ROMANS: Ozzy Osbourne announcing he has Parkinson's disease. The 71- year-old rock and roll legend breaking the news to Robin Roberts on "Good Morning America." He says making the announcement was like a weight being lifted.


ROBIN ROBERTS, "GOOD MORNING AMERICA": What do you want Ozzy's fans to know?

OZZY OSBOURNE, ROCK AND ROLL LEGEND: Oh, I feel better now due to the fact that I have a case of Parkinson's. I just hope they hang on and they're there for me because I need them.


ROMANS: Osbourne says he's undergoing treatment for the disease and his fans shouldn't count him out.

JARRETT: An ugly brawl at college basketball. It happened last night at the end of a blowout win by Kansas over Kansas State. A blocked shot by the Jayhawks' Silvio De Sousa followed by a taunt triggered a wild fight that spilled into the crowd. Look at that. Several punches were thrown. It took arena staff, coaches, police officers, and even a few cheerleaders to break up the melee. No word yet from the Big 12 conference about possible suspensions.

ROMANS: Starbucks joining a growing list of companies reducing their carbon footprints. The coffee giant hopes to cut carbon emissions by 50 percent by the year 2030. Starbucks says cuts will come from its operations and huge supply chain but didn't offer details yet. The company set two other targets -- 50 percent of the water used for operations and coffee production will be conserved or replenished, and a 50 percent cut in waste sent to landfills.

You know, they have something like 3.8 billion, 3.9 billion hot beverage cups that they release into the environment every year. So, they've also got a coffee cup problem. But -- good to see companies trying to figure out how to reduce their footprint.

JARRETT: Yes, hopefully, to put that in context a little bit.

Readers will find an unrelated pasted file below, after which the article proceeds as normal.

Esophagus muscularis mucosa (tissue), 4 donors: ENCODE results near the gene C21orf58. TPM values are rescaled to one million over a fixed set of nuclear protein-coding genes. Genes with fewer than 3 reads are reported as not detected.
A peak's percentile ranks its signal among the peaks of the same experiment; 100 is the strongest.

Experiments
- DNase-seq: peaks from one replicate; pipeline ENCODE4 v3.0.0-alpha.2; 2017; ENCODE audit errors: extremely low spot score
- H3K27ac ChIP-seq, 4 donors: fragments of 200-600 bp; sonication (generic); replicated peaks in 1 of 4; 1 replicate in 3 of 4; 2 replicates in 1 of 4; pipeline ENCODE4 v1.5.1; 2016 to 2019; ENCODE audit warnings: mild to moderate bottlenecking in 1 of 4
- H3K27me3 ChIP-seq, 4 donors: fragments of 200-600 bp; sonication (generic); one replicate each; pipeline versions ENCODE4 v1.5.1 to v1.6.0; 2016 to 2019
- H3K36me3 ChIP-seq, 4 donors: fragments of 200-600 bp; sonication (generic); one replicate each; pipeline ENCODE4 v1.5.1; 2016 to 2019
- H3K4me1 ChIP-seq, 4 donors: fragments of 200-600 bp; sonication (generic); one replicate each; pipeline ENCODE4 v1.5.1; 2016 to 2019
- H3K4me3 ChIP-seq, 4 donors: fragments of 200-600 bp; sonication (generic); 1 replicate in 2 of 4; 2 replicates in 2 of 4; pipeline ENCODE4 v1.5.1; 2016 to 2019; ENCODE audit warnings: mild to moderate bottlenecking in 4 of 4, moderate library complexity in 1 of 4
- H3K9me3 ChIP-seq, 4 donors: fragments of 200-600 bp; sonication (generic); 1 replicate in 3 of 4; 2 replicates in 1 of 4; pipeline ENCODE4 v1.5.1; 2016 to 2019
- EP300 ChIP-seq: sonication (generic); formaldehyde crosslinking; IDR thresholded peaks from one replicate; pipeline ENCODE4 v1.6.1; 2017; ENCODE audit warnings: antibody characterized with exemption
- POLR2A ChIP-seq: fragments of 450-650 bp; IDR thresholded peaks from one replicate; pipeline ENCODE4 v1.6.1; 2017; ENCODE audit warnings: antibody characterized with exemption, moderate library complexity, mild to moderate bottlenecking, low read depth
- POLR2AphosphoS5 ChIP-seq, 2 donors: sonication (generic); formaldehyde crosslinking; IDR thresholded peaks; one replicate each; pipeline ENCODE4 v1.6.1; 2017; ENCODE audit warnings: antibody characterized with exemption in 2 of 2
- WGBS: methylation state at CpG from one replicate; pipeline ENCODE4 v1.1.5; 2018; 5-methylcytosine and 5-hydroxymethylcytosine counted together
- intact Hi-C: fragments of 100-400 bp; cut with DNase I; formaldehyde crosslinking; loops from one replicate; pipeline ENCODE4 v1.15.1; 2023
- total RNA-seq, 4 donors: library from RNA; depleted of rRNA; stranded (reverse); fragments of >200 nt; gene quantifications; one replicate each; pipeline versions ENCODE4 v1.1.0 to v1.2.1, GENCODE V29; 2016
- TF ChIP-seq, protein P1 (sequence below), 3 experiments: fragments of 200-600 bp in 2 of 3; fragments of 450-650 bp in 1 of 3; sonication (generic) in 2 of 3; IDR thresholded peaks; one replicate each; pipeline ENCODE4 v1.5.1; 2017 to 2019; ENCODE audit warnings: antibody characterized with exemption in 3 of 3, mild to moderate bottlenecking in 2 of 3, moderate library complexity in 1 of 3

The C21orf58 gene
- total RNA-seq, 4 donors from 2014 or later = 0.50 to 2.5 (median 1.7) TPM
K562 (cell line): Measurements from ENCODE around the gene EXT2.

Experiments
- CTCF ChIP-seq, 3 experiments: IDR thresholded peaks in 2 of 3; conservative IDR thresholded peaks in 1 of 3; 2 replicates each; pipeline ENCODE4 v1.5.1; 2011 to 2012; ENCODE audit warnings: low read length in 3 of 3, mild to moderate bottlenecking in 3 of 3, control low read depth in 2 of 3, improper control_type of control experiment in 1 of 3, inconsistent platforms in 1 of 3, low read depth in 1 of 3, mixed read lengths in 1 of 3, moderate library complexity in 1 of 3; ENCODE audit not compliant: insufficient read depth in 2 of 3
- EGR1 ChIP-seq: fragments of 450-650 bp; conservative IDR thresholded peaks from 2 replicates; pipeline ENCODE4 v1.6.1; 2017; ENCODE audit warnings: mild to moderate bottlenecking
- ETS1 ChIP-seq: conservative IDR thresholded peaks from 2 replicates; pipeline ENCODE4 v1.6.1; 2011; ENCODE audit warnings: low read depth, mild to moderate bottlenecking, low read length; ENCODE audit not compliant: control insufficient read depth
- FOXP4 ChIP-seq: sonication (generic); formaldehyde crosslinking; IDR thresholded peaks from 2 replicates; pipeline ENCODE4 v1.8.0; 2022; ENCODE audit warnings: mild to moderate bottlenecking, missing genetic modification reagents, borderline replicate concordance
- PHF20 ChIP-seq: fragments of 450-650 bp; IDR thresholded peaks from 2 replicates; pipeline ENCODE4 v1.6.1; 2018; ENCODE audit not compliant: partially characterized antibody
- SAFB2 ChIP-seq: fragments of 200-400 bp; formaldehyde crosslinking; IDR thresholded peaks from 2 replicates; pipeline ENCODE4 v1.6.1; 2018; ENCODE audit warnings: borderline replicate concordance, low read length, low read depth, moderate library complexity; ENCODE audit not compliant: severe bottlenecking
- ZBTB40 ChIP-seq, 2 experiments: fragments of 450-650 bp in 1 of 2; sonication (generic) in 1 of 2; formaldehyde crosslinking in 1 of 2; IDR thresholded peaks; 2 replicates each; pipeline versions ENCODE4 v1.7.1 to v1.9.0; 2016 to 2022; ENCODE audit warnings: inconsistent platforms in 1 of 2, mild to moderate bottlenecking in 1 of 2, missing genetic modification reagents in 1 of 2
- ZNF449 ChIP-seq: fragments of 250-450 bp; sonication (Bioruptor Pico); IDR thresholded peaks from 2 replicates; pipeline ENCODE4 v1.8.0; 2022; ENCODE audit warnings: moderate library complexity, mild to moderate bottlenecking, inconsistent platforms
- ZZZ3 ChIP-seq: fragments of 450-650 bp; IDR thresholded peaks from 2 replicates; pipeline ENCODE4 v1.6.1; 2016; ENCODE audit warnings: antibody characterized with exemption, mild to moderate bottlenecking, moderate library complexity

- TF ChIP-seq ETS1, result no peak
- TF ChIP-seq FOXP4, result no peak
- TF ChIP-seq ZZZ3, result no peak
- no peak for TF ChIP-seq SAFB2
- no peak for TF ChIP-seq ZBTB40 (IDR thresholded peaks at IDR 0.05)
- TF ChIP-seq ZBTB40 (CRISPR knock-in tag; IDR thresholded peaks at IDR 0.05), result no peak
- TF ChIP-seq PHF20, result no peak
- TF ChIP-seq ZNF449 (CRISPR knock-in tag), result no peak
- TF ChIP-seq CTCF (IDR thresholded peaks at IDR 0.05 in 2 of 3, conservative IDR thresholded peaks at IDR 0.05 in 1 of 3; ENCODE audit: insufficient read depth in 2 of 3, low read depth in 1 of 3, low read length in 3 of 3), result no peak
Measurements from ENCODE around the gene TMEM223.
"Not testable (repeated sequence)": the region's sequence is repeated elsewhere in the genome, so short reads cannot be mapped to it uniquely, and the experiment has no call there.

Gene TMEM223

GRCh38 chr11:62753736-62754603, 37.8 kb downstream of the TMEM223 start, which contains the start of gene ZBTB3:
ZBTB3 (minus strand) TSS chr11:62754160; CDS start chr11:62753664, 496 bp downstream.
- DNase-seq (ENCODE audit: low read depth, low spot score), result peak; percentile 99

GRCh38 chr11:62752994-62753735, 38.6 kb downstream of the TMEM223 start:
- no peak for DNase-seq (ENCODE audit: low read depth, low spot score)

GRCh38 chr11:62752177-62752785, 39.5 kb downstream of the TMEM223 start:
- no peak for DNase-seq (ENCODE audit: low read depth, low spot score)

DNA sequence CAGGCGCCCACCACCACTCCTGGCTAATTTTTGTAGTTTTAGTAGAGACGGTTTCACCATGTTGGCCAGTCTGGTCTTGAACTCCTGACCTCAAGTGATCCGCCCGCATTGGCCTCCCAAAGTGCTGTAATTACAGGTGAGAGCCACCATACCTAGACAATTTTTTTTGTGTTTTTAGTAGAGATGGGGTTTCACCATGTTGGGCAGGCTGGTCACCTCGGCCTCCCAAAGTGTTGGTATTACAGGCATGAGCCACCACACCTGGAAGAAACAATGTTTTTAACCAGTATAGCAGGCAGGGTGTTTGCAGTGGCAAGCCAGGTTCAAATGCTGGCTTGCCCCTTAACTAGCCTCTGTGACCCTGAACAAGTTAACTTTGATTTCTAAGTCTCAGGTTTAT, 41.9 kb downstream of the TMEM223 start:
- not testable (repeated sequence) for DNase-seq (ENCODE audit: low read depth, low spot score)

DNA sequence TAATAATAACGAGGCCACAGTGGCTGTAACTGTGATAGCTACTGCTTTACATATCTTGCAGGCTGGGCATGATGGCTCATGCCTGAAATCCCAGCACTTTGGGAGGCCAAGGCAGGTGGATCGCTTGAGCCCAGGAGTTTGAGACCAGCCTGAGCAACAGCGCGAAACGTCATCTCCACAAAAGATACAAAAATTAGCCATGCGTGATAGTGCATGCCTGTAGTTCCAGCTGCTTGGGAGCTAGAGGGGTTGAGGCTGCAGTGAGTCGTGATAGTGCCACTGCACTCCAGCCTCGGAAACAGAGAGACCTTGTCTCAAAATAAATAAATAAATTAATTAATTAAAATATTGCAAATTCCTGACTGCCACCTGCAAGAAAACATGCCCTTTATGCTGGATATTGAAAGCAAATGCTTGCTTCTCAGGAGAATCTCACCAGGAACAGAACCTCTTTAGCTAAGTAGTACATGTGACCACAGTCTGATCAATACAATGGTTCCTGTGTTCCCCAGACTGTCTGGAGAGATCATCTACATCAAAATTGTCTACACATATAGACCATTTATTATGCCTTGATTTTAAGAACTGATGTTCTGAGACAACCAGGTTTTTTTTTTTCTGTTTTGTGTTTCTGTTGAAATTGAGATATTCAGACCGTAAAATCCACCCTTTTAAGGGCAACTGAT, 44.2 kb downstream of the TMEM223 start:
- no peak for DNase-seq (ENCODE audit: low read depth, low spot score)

JARRETT: Well, Rutgers University has named the first black president in the school's 254-year history. Jonathan Holloway was appointed by unanimous vote. He becomes the 21st president of Rutgers and says he was drawn to the job because of the university's excellence and its ambition to conduct life-changing research.

Holloway talked about a phone call he made to his now-deceased mother 29 years ago. He was in graduate school back then and wanted to discuss what he thought was a potential job offer from Rutgers.


JONATHAN HOLLOWAY, PRESIDENT-ELECT, RUTGERS UNIVERSITY: And somehow I was able to ignore the fact that I was only in my third semester at my doctoral program. And in retrospect, I'm quite certain that Professor Lewis wasn't offering me anything at that time.

And as we've come to know, I'm the kind of person whom hope always springs eternal. And wouldn't you know it -- I'm going to get through this moment.


HOLLOWAY: No, no, no, no, no.

And wouldn't you know it, this time my hope paid off. Mom, I got the job.



JARRETT: Holloway succeeds Robert Barchi who has served as president of Rutgers since 2012. He leaves the post in July.

ROMANS: Brigham Young University in Salt Lake City waving a rule that bans same-sex ballroom dance while it hosts the U.S. national dance sport championships in March.

The women-run school normally prohibits all forms of physical intimacy that give expression to homosexual feelings. In this case, BYU says it will follow National Dance Council of America rules. Before BYU's announcement, one pair of opposite sex competitors had planned to boycott the championship as a protest.


But Katerina and Xingmin Lu say they will attend.

JARRETT: A big congratulations in order for Derek Jeter. The legendary New York Yankee, a first ballot Hall of Famer. Jeter falling just one short of the unanimous election to Cooperstown.


DEREK JETER, ELECTED TO HALL OF FAME CLASS OF 2020: I was speechless when I got the call. Everyone said anticipate a phone call coming at such and such time. But quite frankly, I was pretty nervous.

This is something that's very difficult. You're talking about one percent of the players that have ever played this game getting to the Hall of Fame, so it's very humbling.


JARRETT: Also joining Jeter in the class of 2020, Larry Walker, the outfield great who played for three teams in his 17-year career. Made it in his tenth and final year on the ballot. Barry Bonds and Roger Clemens continue their slow climb in Hall of Fame voting but tainted by steroid allegations both remain well short of what's needed for induction.

ROMANS: All right. Opening statements in the president's impeachment trial are hours away. If debate over rules was any indication, this is going to be a rough ride, so rough the chief justice chastised both sides.